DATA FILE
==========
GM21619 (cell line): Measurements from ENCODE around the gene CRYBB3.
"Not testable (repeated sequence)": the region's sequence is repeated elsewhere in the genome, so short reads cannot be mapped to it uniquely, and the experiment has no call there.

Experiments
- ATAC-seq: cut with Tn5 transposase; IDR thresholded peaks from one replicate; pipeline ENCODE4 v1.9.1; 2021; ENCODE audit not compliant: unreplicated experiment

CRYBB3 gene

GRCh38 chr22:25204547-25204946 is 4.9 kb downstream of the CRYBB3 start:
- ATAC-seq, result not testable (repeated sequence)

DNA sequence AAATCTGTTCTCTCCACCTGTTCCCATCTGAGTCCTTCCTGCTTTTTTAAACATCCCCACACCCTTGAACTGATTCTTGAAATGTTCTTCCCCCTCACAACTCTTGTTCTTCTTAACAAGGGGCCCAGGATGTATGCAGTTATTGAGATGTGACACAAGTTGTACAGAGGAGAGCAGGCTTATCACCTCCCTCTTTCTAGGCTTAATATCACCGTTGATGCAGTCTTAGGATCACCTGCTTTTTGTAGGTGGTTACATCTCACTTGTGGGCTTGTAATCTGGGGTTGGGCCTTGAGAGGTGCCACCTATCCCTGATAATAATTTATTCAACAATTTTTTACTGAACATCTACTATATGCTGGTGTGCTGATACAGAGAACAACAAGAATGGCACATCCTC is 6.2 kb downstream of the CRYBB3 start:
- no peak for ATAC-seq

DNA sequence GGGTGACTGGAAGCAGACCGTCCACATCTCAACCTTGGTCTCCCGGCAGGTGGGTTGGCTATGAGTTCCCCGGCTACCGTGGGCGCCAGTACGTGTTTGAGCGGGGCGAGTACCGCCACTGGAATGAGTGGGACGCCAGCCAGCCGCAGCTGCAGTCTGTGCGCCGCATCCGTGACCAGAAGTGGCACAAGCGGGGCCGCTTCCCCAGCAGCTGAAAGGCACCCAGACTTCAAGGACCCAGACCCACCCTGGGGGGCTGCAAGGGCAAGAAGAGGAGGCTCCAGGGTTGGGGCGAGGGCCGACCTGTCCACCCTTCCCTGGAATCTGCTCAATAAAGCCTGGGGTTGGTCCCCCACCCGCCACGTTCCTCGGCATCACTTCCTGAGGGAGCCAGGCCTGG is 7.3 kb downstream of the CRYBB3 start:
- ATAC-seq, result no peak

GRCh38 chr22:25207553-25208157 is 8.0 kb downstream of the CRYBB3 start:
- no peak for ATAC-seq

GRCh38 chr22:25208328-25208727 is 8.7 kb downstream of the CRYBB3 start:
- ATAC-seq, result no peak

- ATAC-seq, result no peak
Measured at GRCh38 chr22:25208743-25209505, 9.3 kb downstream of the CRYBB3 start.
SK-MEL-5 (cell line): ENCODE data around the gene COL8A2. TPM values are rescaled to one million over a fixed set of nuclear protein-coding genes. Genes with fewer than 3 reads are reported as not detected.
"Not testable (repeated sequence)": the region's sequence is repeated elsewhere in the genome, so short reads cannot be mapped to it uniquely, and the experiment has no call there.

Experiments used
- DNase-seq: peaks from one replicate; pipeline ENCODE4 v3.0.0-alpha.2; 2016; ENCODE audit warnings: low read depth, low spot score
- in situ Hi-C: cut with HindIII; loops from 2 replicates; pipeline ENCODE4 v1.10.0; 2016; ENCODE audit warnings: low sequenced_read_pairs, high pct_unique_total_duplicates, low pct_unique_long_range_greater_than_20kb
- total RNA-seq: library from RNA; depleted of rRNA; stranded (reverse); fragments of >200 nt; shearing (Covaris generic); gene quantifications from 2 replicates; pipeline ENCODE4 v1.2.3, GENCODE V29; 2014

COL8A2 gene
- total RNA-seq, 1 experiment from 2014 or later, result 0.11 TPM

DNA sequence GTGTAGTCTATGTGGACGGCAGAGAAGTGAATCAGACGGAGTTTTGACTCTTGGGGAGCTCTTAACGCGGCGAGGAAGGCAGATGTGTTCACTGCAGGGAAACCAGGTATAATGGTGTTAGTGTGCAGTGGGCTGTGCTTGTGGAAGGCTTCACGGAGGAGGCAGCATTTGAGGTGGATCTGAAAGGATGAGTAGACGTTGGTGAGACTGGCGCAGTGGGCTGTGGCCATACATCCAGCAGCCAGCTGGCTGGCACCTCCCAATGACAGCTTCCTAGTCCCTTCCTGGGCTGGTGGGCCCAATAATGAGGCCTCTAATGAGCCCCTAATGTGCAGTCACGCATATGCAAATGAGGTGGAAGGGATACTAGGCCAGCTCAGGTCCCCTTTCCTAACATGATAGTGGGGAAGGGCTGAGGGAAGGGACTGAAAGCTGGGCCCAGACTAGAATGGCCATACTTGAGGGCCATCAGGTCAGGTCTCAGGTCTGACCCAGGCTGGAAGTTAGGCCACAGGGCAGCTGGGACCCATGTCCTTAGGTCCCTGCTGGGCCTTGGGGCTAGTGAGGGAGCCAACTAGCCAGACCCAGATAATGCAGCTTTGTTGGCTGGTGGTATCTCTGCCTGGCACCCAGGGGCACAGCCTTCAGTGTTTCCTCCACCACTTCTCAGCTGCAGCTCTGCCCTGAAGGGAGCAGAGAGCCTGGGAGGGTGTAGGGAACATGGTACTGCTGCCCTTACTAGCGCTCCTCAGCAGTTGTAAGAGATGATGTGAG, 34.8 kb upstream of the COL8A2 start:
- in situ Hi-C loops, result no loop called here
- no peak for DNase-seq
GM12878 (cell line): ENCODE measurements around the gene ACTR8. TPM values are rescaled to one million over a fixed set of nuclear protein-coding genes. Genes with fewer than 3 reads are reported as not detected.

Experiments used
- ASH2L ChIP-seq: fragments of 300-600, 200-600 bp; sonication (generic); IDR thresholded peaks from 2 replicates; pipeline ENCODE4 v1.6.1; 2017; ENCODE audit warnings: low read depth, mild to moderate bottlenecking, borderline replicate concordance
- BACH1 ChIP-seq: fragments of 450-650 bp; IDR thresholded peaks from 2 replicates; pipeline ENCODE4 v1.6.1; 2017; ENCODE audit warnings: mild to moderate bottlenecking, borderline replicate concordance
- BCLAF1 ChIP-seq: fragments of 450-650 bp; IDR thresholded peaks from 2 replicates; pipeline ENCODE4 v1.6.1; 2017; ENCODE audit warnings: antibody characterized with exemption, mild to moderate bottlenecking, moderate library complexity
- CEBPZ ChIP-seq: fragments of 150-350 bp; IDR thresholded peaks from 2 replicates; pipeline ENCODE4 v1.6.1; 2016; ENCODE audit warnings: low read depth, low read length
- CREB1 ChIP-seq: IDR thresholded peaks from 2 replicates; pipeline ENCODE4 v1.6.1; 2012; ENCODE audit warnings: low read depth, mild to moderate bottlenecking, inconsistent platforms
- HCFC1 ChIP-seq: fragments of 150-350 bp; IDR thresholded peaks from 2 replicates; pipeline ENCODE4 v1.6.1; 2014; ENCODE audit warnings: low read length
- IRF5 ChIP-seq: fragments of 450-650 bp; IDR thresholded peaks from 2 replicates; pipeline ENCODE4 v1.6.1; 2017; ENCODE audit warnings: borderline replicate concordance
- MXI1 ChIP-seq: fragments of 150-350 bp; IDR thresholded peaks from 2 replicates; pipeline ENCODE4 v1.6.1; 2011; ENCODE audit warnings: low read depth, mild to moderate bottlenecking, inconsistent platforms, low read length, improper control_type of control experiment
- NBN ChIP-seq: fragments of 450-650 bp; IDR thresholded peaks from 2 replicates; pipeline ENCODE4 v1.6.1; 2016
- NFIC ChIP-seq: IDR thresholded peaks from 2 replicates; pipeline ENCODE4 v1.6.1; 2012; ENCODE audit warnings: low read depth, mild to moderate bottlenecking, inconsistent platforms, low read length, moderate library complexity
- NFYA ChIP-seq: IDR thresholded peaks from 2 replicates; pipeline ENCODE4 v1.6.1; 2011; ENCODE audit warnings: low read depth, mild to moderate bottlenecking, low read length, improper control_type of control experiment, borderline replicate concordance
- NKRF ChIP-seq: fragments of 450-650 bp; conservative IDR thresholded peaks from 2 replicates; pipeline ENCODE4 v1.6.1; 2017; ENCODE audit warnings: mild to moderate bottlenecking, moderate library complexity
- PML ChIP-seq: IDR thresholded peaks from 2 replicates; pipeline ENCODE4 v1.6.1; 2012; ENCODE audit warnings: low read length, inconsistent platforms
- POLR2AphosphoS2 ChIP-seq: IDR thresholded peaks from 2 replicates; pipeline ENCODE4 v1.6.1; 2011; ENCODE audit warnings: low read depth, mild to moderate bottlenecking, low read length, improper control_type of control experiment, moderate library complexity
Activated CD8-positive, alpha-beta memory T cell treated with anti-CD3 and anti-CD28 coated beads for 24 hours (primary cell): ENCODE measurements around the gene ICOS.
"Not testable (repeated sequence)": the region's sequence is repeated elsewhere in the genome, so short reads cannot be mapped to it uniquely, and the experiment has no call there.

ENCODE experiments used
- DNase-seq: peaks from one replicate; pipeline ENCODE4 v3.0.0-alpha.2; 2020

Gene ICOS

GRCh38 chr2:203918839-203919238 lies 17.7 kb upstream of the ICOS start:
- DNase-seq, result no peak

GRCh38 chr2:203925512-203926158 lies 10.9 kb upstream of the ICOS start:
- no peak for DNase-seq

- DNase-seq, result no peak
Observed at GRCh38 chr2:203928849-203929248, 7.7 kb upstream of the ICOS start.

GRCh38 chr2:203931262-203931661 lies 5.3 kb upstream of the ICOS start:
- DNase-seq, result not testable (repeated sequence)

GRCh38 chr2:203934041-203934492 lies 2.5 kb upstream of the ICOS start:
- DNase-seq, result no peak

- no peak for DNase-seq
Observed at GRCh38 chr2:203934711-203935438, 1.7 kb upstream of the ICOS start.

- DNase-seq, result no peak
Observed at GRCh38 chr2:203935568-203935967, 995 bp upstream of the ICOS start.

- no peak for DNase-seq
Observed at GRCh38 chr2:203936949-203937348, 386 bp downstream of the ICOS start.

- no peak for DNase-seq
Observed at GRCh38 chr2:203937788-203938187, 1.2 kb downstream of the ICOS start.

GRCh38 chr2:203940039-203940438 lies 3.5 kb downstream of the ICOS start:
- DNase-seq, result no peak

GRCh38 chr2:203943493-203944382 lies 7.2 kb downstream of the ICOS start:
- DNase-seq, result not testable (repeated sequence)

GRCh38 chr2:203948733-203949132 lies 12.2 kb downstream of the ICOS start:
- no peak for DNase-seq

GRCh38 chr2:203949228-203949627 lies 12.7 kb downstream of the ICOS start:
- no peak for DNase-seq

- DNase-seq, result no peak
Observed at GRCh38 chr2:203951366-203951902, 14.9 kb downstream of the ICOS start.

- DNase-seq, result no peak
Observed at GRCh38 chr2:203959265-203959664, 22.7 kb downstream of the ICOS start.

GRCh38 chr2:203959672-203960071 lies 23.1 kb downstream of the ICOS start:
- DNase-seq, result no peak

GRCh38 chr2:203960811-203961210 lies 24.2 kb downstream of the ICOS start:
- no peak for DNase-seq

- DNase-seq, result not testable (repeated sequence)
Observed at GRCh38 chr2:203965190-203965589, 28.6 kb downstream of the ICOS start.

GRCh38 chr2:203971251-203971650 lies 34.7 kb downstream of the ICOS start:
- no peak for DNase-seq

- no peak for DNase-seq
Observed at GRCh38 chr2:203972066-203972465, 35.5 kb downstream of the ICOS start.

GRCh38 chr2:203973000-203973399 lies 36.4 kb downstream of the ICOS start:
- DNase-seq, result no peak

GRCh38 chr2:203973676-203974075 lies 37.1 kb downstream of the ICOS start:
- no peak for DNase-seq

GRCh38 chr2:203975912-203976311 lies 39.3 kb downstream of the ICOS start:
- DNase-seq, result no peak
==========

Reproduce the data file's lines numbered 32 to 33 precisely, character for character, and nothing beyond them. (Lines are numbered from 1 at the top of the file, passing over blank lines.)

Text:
- BACH1 ChIP-seq: fragments of 450-650 bp; IDR thresholded peaks from 2 replicates; pipeline ENCODE4 v1.6.1; 2017; ENCODE audit warnings: mild to moderate bottlenecking, borderline replicate concordance
- BCLAF1 ChIP-seq: fragments of 450-650 bp; IDR thresholded peaks from 2 replicates; pipeline ENCODE4 v1.6.1; 2017; ENCODE audit warnings: antibody characterized with exemption, mild to moderate bottlenecking, moderate library complexity